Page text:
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Last Updated: Monday, 22 September, 2003, 09:57 GMT 10:57 UK
Putin ally leads Petersburg poll
Valentina Matviyenko
Valentina Matviyenko is openly supported by Putin
A Russian politician backed by the Kremlin in her attempt to become the new governor of St Petersburg narrowly failed to win outright in Sunday's election.

The poll is seen as a test of President Vladimir Putin's hold over the country ahead of his re-election bid next year.

The candidate he had endorsed, former government minister Valentina Matviyenko, got 48.6% - just short of the 50% needed to avoid a second round.

But there were concerns about voter disillusionment with the campaign.

Just 29% bothered to vote, and of these one in 10 voted against all candidates.

"Residents felt the election was being conducted without them, that there was no point in voting because everything was decided," city council chairman Vadim Tyulpanov told local radio.

He called for compulsory voting, with fines for those who stayed at home.

Unfair candidates

Ms Matviyenko now faces a run-off with her closest rival, deputy governor Anna Markova, who polled 15.8%.

"I believe I can be certain of victory because what we are fighting for is correct," she said after casting her vote.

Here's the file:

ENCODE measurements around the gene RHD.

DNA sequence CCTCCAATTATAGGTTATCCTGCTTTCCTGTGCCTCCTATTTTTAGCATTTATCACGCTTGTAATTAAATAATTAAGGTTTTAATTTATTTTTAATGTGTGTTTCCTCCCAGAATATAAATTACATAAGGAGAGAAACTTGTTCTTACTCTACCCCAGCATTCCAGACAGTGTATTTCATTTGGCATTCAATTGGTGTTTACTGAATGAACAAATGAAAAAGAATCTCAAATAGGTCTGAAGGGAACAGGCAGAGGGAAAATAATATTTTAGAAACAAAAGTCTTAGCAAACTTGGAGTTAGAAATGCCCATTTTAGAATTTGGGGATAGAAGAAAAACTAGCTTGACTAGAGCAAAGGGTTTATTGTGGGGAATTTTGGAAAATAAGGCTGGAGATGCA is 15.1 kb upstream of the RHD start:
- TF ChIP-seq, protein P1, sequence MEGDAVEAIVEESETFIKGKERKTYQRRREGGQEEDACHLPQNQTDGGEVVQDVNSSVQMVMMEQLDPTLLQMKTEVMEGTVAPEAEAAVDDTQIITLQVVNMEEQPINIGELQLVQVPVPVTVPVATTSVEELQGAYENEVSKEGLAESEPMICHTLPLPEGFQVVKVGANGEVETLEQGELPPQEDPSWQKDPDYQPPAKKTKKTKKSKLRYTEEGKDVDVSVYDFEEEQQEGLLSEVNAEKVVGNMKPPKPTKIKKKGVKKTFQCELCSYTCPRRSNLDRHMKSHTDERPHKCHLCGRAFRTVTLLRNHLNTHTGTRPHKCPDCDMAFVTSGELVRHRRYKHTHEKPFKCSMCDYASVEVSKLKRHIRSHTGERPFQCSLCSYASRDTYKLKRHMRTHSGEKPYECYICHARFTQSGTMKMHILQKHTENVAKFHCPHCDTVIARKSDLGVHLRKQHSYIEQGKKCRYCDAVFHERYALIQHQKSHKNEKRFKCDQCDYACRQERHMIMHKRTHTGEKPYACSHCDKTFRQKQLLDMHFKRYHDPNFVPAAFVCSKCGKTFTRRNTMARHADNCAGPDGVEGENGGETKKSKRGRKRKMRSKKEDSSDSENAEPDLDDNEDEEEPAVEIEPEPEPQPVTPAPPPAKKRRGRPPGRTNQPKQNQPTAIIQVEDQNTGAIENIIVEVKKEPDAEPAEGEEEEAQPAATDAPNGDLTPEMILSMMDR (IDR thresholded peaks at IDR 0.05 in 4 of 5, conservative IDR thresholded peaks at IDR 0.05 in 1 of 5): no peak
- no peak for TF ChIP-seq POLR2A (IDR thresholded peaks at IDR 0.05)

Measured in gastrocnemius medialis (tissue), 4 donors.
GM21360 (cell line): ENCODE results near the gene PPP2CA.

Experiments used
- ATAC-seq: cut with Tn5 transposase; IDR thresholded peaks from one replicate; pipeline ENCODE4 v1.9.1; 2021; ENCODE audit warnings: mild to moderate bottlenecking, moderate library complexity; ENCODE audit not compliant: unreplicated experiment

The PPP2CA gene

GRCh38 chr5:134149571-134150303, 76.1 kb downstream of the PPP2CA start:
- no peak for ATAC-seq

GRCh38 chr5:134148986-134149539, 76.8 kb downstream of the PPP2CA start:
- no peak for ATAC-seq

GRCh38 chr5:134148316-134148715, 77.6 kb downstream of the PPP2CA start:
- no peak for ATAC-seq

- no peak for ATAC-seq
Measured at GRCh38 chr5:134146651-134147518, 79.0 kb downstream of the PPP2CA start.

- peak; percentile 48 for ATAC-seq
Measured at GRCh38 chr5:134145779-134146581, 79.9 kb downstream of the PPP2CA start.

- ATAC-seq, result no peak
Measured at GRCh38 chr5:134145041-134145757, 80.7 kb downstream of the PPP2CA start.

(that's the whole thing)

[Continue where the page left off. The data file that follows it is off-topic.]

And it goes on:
Would you vote for a horse if the president asked you to?
Anna Markova campaign

The election is to replace governor Vladimir Yakovlev, who stepped down earlier in the year amid charges of mismanagement of the city's 300th anniversary celebrations

The campaign has been controversial, with rivals recently challenging Ms Matviyenko's candidacy in court.

Ms Markova complained throughout the campaign that Ms Matviyenko has used her position as the president's favourite to dominate the media, despite a new election law requiring equal coverage for all candidates.

Mr Putin at the 300th anniversary celebrations
Putin is himself a native of the city
At the beginning of September, Mr Putin wished Ms Matviyenko success during a meeting broadcast by two national TV stations.

Ms Markova and another candidate, Konstantin Sukhenko, responded by trying to get Ms Matviyenko thrown out of the race on legal grounds. The attempt was unsuccessful.

Ms Markova even took to the city's main thoroughfare with a horse and a sign saying "Would you vote for a horse if the president asked you to?"

Trusted ally

Ms Matviyenko, a 54-year-old former diplomat, has lived most of her adult life in St Petersburg.

She became post-Soviet Russia's highest-ranking woman official, as deputy prime minister in the cabinet of Yevgeny Primakov.

She is considered a trusted ally of Mr Putin, who is himself a native of St Petersburg.

Her appointment as Mr Putin's envoy in the region last March was seen as a jumping-off point for the campaign. Billboards around the city showed her side by side with Mr Putin.

She has pledged to improve the city's dilapidated appearance and continue Mr Yakovlev's reconstruction programme.

The BBC's Stephen Dalziel
"Mr Putin had publicly wished Ms Matviyenko luck in her election campaign"

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